We do not agree that Lewis’s interests are at odds with his patient’s interests. Because an individual’s prescription records contain intimate details about his or her medical conditions, the government’s ability to access these records may cause patients to hesitate to seek appropriate medical treatment.

Whoa. That’s a pretty heavy hammer. If a state regulatory board has to worry about whether its actions are essentially denying people the ability to seek treatment, that could put a permafrost on prescription drug tracking. Liu then quotes previous rulings, including a 1977 U.S. Supreme Court case in which the justices wrote:

Unquestionably, some individuals' concern for their own privacy may lead them to avoid or to postpone needed medical attention.

Unfortunately, Liu does not quote the sentences immediately following, which said:

Nevertheless, disclosures of private medical information to doctors, to hospital personnel, to insurance companies, and to public health agencies are often an essential part of modern medical practice even when the disclosure may reflect unfavorably on the character of the patient. Requiring such disclosures to representatives of the State having responsibility for the health of the community, does not automatically amount to an impermissible invasion of privacy.

Another avenue the California Supreme Court opened for future challenges concerns the nature of the drugs being tracked. Agencies have argued two things for years: 1. That knowing what drugs a patient is taking doesn’t provide much detail into their medical history and 2. Regulating things like addictive painkillers is a public good that outweighs privacy concerns. Liu takes both of these ideas on. He writes that testosterone is regulated as a controlled substance and is used to treat “hypogonadism, a condition in which the male’s testicles do not produce enough testosterone” and that another controlled substance, Alprazolam, is “used to treat anxiety and panic disorders.”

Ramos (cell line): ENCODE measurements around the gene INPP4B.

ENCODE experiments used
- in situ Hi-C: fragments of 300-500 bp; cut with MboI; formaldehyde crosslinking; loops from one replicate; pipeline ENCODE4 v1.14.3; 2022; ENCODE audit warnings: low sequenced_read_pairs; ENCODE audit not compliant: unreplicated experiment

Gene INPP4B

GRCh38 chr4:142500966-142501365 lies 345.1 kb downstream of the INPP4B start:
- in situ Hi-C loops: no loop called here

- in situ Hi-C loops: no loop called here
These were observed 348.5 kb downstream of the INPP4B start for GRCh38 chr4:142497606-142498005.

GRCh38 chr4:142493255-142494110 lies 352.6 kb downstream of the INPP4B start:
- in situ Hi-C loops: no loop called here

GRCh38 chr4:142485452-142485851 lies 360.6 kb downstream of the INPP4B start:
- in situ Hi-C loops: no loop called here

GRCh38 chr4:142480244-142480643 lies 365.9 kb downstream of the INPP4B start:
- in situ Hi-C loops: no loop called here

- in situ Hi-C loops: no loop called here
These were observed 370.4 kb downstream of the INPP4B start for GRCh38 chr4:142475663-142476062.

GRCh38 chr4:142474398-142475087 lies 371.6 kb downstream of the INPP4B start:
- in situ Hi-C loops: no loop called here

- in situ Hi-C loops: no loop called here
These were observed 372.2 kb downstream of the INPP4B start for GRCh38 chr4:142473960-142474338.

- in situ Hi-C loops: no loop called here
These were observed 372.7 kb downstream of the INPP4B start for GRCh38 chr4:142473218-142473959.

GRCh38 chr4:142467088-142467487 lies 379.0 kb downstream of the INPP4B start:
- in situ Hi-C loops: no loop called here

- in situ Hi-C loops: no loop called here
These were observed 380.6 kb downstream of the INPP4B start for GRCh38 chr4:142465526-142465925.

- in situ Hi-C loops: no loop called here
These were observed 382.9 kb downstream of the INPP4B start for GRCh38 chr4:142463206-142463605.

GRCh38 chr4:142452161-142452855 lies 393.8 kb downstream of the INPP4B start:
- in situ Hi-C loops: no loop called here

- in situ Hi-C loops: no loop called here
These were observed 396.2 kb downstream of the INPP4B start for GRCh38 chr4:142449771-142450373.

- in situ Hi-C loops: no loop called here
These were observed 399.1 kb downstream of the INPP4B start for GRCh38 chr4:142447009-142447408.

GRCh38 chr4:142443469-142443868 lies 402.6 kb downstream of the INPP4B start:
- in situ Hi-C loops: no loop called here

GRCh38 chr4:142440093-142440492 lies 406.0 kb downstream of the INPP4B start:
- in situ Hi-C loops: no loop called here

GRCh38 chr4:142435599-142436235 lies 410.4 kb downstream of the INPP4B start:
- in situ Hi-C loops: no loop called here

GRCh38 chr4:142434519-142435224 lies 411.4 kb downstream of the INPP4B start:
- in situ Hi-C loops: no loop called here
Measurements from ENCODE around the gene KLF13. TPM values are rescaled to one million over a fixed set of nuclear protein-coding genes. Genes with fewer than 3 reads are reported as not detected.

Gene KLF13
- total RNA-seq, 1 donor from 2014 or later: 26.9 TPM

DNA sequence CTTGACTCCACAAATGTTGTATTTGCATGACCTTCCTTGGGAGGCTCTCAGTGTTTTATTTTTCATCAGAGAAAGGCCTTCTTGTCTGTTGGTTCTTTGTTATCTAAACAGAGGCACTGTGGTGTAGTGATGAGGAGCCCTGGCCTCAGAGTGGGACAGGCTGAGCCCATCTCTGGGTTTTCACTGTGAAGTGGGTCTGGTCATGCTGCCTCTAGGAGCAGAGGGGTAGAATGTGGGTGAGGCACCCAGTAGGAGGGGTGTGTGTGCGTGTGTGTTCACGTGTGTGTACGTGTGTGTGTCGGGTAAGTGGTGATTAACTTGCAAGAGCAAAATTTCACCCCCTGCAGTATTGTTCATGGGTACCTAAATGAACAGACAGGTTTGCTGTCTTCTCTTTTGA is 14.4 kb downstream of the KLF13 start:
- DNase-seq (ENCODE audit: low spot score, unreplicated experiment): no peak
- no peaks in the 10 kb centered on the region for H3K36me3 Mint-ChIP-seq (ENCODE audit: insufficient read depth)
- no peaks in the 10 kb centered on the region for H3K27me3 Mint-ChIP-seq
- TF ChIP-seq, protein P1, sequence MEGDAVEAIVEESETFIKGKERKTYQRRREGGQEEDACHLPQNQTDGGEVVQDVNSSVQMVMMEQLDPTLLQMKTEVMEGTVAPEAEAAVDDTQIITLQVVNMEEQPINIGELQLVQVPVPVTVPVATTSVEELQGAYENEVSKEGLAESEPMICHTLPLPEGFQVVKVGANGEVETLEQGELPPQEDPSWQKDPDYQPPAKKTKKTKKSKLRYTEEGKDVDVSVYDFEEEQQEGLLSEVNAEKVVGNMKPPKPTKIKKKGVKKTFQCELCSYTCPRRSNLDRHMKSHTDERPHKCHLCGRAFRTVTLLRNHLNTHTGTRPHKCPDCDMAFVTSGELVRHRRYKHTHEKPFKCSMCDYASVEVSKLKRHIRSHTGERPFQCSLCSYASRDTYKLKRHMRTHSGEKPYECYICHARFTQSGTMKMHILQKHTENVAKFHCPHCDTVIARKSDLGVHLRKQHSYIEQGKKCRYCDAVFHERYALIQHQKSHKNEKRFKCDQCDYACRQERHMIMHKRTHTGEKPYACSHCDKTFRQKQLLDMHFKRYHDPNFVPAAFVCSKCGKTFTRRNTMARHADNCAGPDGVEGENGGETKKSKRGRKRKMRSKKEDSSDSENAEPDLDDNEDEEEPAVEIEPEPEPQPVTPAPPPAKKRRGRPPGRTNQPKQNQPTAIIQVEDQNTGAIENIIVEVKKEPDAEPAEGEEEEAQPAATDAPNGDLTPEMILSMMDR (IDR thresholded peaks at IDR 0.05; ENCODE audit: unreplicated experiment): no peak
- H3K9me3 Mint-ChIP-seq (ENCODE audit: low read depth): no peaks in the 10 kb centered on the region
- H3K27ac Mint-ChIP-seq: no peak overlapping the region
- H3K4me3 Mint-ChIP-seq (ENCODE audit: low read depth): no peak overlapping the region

Without explicitly saying so, the justice is implying here that these conditions deserve some extra level of protection or are, in some ways, a cause for embarrassment, an increasingly old fashioned notion in an era where people post their diagnoses on social media and find real comfort in creating communities of people with similar health challenges.

The court also offers a few ways that the board could “limit the privacy intrusion on patients without hampering the Board’s ability to investigate unsafe medical practices.”

Liu wrote:

For instance, the Board could take steps to anonymize patients’ prescription information prior to accessing the CURES database.

Double whoa. The ability of the board to meaningfully connect dots between disparate sets of records is one of the few tools at its disposal. It’s not a police agency with broad powers to gather information and set up surveillance to catch criminals in the act. It’s more like an accountant going in after the fact to piece together what happened. It has to deal with missing records, faked records, and poorly documented records as it is.

Taking out patient names would curb its ability to monitor physicians. And that would, of course, have an impact on patient safety.

Photo by Brendan Smialowski/AFP/Getty Images